Tristan da Cunha Wildlife News: Tagged leatherback turtle feeding in Tristan waters
Exeter University tagged turtle traced by radio transmitter

Tagged leatherback turtle feeding in Tristan waters

Original report published by Exeter University on 11th June 2018

Turtle tagged in Brazil reaches Tristan waters

A turtle tagged by University of Exeter scientists in Brazil has swum thousands of miles – and is now in the waters off the Tristan da Cunha Islands.

The female leatherback turtle, nicknamed Fubica, is exploring the seas off Tristan Da Cunha, a remote group of volcanic islands in the South Atlantic – highlighting how interconnected our global seas are on World Oceans Day (Friday 8 June 2018).

Turtle being fitted with a radio tag on a beach in Brazil in November 2017

Fubica was one of four turtles tagged on a Brazilian beach during the breeding season in November 2017, and is the only one whose tag is still transmitting, more than six months later.

The turtles were tagged as part of a study run by Exeter and Brazilian non-profit organisation TAMAR-ICMBio, with funding from Funbio (the Brazilian Fund for Biodiversity).

Map to show the route taken by the turtle from Brazil to the Tristan da Cunha Islands.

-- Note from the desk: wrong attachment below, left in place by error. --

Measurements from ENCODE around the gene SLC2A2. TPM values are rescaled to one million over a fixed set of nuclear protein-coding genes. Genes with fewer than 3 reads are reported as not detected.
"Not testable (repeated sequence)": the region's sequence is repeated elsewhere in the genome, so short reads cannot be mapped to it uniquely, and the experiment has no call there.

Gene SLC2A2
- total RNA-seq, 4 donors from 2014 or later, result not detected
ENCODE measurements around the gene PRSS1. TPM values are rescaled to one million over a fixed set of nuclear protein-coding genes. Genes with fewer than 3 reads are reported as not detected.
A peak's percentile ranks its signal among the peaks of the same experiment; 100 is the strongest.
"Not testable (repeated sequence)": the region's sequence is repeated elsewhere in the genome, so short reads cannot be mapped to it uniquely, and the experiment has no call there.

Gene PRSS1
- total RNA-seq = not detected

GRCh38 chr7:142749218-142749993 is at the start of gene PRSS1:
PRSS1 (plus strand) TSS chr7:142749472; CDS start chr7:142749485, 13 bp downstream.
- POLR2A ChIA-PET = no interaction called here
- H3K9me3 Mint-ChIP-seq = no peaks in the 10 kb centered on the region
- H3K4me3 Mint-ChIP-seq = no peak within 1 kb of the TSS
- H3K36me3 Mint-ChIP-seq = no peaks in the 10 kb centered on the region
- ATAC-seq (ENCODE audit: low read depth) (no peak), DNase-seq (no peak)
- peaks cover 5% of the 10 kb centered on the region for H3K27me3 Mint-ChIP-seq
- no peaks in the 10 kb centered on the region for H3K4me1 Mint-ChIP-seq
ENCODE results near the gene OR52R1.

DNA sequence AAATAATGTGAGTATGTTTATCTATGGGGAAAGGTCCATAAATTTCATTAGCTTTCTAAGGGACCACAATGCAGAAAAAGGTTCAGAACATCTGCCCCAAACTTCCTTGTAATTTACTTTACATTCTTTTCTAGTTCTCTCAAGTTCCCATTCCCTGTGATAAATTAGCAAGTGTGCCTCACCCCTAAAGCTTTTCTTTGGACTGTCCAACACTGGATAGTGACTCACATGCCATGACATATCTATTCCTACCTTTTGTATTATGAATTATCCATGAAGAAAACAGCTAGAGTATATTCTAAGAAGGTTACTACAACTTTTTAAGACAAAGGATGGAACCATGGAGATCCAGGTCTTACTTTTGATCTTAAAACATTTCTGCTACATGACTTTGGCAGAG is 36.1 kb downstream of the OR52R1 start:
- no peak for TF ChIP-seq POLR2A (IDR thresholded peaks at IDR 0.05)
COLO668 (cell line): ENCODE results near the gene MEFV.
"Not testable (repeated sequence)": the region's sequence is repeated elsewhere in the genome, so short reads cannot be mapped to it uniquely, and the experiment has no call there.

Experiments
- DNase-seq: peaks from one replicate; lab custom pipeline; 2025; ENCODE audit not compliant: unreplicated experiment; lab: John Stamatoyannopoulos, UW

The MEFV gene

"Fubica has swum thousands of miles and has now found her way to the protected zone around Tristan Da Cunha," said Exeter Ph.D. student Liliana Poggio Colman, who is on a scholarship from the programme Science Without Borders (CNPq), funded by the Brazilian government.

"These turtles only nest every two or three years, so we don't expect her to return to land for many months to come.

"Some stay in the coastal waters of South America and others – like Fubica – cross entire oceans.

"She will be spending her time foraging for jellyfish, which makes up most of these turtles' diet."

Poggio Colman, who tagged the turtles along with Exeter's Professor Brendan Godley, said: "Fubica was seen nesting four times late last year.

"During this period she moved along the entire coast of the state of Espírito Santo, eastern Brazil, showing how important those areas are for leatherbacks.

"After leaving the beaches she spent a lot of time foraging off the Brazilian coast, where there is high marine productivity and intense fishing – meaning threats from nets and hooks.

"She then began to move eastwards, and is currently near Tristan Da Cunha (inside the UK's Exclusive Economic Zone around the islands)."